Sep 27, 2013, 2:34 PM EDT
It has been a relationship that has spanned three different clubs, in three different countries for almost 10 years.
But now, it’s all but over.
“I don’t lose any sleep,” Tottenham manager Andre Villas-Boas said. “We had a great personal and professional relationship before. We don’t have that now.”
As for Jose Mourinho, the Chelsea boss shrugged of questions about his relationship with AVB ahead of Saturday’s crunch clash (7:45am ET, live on NBCSN and online via NBC Sports Live Extra) but insinuated that Spurs’ manager had been childish.
“I don’t discuss this with the media. It’s a personal thing. I don’t care what he says. I’m not here to do that. I’m not interested,” Mourinho said. “I am not a kid – if I have a problem with someone I go upstairs, we speak and we have lunch.”
So, just how did two coaches, who many believe are so alike in terms of style, tactics, personality and upbringing, drift so far apart after working together for many years?
It’s certainly a head scratcher. But somewhere along the line there came an impasse, where Mourinho went one way and AVB went the other.
The latter believed his expertise was enough to be Mourinho’s assistant manger instead of a scout and coach, which was the role he worked in for the ‘Special One’ at FC Porto, Chelsea and Inter Milan. But it was after Inter’s Champions League win of 2010, that AVB decided enough was enough and went out into the managerial wilderness on his own.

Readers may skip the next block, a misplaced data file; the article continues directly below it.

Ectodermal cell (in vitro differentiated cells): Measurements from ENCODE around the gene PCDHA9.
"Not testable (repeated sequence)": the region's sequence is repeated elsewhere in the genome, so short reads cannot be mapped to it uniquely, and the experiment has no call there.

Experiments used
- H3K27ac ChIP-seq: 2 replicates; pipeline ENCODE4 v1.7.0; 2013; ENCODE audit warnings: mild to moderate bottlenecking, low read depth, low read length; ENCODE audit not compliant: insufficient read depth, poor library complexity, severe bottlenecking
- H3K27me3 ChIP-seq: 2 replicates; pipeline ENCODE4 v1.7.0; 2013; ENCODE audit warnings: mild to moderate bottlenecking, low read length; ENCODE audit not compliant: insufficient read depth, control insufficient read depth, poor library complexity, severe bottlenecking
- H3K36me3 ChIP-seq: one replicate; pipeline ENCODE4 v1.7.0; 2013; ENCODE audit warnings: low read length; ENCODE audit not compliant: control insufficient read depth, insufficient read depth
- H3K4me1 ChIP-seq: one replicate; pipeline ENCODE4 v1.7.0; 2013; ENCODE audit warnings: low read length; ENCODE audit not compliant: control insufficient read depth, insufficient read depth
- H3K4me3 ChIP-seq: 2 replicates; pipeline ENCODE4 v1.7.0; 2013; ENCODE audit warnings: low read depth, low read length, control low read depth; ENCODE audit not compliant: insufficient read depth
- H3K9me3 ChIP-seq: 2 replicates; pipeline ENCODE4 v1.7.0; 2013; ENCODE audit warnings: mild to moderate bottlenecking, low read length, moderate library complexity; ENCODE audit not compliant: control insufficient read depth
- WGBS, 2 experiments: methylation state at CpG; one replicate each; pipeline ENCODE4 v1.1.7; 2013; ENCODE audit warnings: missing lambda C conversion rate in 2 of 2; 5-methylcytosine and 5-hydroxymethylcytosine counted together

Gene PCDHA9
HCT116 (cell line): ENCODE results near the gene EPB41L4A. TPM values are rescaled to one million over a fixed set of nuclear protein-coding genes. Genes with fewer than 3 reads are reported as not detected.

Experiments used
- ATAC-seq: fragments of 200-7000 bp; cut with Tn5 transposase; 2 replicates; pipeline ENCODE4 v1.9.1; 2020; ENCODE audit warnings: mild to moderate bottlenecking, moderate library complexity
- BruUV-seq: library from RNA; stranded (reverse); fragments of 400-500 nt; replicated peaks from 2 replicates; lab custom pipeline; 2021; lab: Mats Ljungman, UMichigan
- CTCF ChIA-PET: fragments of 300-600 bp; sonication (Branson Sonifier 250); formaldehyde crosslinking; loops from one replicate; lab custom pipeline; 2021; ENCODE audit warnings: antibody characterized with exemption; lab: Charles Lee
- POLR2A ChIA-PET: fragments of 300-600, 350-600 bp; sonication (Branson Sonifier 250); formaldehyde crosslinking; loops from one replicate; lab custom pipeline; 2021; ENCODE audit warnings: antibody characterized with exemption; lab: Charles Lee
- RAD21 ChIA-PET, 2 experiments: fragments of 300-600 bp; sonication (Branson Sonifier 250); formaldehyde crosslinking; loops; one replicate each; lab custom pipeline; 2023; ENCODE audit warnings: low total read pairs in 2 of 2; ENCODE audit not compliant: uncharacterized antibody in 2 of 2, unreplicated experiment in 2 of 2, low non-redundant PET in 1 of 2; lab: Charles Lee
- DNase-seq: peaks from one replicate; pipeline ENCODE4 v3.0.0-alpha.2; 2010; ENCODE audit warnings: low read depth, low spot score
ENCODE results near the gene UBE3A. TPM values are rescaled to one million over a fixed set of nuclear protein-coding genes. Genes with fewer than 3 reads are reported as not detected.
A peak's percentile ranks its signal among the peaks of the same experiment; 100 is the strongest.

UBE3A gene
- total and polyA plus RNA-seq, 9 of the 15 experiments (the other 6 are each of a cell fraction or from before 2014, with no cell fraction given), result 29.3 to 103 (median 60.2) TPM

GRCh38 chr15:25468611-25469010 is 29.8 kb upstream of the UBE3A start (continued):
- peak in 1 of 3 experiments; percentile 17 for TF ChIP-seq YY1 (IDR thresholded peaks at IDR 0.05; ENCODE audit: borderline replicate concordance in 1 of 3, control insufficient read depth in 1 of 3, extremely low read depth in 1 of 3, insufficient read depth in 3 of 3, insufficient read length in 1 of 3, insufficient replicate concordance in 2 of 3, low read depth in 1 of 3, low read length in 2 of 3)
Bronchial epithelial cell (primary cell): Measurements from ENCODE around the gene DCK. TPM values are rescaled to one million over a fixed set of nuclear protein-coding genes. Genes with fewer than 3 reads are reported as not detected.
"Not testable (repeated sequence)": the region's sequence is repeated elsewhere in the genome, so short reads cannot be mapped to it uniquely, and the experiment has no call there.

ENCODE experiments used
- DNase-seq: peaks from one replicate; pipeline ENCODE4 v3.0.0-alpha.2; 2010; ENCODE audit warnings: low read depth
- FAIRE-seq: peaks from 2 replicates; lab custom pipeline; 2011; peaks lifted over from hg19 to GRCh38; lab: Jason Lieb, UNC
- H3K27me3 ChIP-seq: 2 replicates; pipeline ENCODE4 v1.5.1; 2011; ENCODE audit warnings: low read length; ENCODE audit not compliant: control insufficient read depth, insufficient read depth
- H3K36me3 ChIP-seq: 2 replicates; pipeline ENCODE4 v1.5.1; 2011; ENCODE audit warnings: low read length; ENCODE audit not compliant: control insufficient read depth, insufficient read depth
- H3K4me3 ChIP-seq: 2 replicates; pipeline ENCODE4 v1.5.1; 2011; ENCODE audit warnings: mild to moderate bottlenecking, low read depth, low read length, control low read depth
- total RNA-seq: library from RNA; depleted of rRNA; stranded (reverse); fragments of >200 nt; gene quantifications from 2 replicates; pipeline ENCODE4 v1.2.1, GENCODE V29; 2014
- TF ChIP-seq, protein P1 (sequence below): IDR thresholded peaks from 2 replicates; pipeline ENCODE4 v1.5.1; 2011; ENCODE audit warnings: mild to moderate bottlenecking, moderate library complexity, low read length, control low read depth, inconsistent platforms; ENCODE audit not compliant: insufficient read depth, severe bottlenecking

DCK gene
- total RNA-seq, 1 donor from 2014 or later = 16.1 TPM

In his first season as a manager Villas-Boas went unbeaten with Porto, winning the Portuguese League, Cup and Europa League, before getting the Chelsea job. That didn’t go too well, as we know, but over the last 18-months at Tottenham, the 35-year-old Portuguese manager has rekindled the promise many thought had disappeared.
But AVB still refers to his split with Mourinho, from a professional standpoint, as a monumental moment in his own career.
“Our break-up point was because I was full of ambition to give him something extra and I wanted further involvement from the job I was doing at that time,” AVB said. “I felt I could give him much more. But he didn’t feel the need for somebody near to him or in another position as an assistant, and because of that it was decided that it was time, after Inter Milan, to continue our careers apart.”
Mourinho spent the last three seasons at Real Madrid, winning La Liga once and failing in the Champions League, and his path and that of Villas-Boas’ never crossed… until now. The two fiery Portuguese coaches, who were once so close, are now enemies as both Tottenham and Chelsea aim to challenge for the Premier League title this season.
Everything is set up for a tremendous battle on the pitch at White Hart Lane on Saturday. But plenty of people will be keeping an eye on two old friends in the technical area, as the master and his apprentice do battle for the very first time.
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